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on 16 December 2010
This is an epic story of a struggle against very harsh conditions by fifty-eight or so Antarctic explorers. As a tale it is very powerfully told because it is related in the manner of a mission report eliminating much of any emotional strain being felt by the author. Shackleton emerges as a superlative leader, surrounded by ordinary men caught up in an extraordinary feat of survival and endurance.

As a Kindle book it would have been greatly improved by the inclusion of maps and any illustrations mentioned in the text.
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on 5 November 2011
I downloaded this randomly for free and I have to say it is the best free Kindle download I have chosen yet. I remain glad I downloaded it and would actually pay full price to read a book like this.

It's so detailed and yet covers the sweeping adventure of Shackleton and his team exploring the Antarctic in the early twentieth century. It's in diary format for the most part, with gaps filled in here and there. The story of the men involved as well as the landscape itself and the wildlife - it's compelling. I really enjoyed it, although certain parts did upset me a little (mainly the killing of animals parts).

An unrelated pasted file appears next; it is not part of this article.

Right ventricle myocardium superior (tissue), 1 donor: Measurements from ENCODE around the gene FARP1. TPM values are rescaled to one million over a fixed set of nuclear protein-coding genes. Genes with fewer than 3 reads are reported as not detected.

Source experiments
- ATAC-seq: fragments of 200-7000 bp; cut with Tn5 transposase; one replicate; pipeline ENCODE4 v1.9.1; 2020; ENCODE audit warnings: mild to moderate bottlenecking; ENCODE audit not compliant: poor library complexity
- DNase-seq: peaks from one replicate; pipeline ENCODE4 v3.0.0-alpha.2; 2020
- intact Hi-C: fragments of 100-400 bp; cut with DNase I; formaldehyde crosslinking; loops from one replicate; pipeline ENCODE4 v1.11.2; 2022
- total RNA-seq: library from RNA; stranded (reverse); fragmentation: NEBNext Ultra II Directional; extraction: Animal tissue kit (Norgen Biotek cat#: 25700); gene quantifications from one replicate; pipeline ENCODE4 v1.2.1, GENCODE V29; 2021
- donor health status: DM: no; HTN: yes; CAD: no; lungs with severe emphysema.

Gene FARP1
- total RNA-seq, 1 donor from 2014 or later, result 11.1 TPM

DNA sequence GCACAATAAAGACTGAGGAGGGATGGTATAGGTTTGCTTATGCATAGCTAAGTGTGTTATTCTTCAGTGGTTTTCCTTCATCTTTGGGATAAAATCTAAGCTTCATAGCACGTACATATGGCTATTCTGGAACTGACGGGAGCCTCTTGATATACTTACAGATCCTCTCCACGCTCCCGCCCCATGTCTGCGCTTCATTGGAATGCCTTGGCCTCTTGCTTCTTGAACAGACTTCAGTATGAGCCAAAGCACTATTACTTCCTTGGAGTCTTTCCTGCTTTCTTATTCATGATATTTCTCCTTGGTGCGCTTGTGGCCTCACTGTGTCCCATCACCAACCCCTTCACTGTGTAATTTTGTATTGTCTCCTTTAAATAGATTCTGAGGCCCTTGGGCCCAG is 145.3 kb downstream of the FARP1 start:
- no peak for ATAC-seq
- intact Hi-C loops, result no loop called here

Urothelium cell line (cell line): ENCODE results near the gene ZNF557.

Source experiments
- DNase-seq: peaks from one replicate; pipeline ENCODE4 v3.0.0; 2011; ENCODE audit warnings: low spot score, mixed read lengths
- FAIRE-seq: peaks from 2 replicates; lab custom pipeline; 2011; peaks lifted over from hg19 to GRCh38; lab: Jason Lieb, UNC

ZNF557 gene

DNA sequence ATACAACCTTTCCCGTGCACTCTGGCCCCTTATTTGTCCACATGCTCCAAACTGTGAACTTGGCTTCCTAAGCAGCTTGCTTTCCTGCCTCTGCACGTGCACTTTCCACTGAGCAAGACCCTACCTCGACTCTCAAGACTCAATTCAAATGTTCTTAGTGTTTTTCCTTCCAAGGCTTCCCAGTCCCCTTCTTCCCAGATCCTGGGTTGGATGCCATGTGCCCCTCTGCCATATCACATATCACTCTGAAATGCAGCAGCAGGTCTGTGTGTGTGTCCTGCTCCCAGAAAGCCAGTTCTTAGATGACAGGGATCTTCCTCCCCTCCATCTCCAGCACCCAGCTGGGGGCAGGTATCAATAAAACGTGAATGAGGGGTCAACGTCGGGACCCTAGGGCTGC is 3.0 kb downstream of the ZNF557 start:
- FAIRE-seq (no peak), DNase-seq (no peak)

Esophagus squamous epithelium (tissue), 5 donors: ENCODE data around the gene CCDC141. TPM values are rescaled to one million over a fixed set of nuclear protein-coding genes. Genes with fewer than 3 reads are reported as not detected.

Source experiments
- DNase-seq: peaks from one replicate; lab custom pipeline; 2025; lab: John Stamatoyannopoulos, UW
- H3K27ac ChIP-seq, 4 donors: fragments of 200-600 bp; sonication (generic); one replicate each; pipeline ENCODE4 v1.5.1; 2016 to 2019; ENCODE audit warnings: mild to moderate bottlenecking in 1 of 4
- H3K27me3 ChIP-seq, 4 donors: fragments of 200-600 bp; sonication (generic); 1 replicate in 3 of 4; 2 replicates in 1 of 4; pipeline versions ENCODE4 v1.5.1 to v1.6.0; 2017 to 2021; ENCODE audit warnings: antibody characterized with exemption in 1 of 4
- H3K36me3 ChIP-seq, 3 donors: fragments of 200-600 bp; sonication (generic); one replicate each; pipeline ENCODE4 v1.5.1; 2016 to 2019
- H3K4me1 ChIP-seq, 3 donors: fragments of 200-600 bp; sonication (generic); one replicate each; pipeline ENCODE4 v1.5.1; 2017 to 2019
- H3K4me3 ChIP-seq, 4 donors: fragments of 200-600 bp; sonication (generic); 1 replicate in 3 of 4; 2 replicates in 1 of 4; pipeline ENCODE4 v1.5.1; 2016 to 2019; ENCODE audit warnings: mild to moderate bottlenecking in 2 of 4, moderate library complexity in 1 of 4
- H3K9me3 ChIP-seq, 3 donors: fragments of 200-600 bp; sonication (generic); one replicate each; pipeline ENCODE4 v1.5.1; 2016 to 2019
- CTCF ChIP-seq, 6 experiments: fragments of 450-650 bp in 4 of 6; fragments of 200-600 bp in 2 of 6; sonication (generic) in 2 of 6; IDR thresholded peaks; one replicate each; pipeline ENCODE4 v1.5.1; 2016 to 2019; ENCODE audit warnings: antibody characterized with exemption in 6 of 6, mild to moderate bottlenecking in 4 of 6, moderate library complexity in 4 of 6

The style is very Keep Calm and Carry On - very English gentleman on an adventure. There's no hysteria, everyone just seems to accept the situation and just get through it as best they can, keep going, always stoic and joking through some of what must be the harshest conditions I have ever heard of humans inhabiting. This is a story of survival if nothing else.

I watched a documentary about Prince Harry and some Iraq veterans going to Antarctica the night before I started reading this book, by chance, and the whole way through the book I couldn't help but constantly make comparisons of their conditions with the modern-day. They covered a vast, frozen terrain and icy waters wearing woollen jumpers and normal shoes with nails in the soles, never changing their clothes, wearing them until they literally fell apart. They had nothing to protect them from the elements towards the end. The food (and lack thereof) is mentioned often, and Shackleton comments that humans can fortunately survive on any kind of diet. I certainly wouldn't have wanted to, though, especially when they started digging up fish bones to re-boil up.